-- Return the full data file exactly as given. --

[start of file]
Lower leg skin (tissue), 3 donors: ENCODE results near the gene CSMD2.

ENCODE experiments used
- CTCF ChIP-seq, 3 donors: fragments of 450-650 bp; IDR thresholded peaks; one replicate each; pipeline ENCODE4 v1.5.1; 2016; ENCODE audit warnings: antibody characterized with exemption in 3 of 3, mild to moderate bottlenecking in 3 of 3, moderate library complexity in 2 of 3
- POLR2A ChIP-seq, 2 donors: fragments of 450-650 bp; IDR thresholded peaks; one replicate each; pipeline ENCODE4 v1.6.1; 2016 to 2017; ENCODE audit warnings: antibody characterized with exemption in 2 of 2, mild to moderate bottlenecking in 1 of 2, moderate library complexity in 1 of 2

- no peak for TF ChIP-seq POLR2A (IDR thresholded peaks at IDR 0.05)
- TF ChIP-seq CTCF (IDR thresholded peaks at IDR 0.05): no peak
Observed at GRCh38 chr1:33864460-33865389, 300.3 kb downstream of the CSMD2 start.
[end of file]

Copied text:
Lower leg skin (tissue), 3 donors: ENCODE results near the gene CSMD2.

ENCODE experiments used
- CTCF ChIP-seq, 3 donors: fragments of 450-650 bp; IDR thresholded peaks; one replicate each; pipeline ENCODE4 v1.5.1; 2016; ENCODE audit warnings: antibody characterized with exemption in 3 of 3, mild to moderate bottlenecking in 3 of 3, moderate library complexity in 2 of 3
- POLR2A ChIP-seq, 2 donors: fragments of 450-650 bp; IDR thresholded peaks; one replicate each; pipeline ENCODE4 v1.6.1; 2016 to 2017; ENCODE audit warnings: antibody characterized with exemption in 2 of 2, mild to moderate bottlenecking in 1 of 2, moderate library complexity in 1 of 2

- no peak for TF ChIP-seq POLR2A (IDR thresholded peaks at IDR 0.05)
- TF ChIP-seq CTCF (IDR thresholded peaks at IDR 0.05): no peak
Observed at GRCh38 chr1:33864460-33865389, 300.3 kb downstream of the CSMD2 start.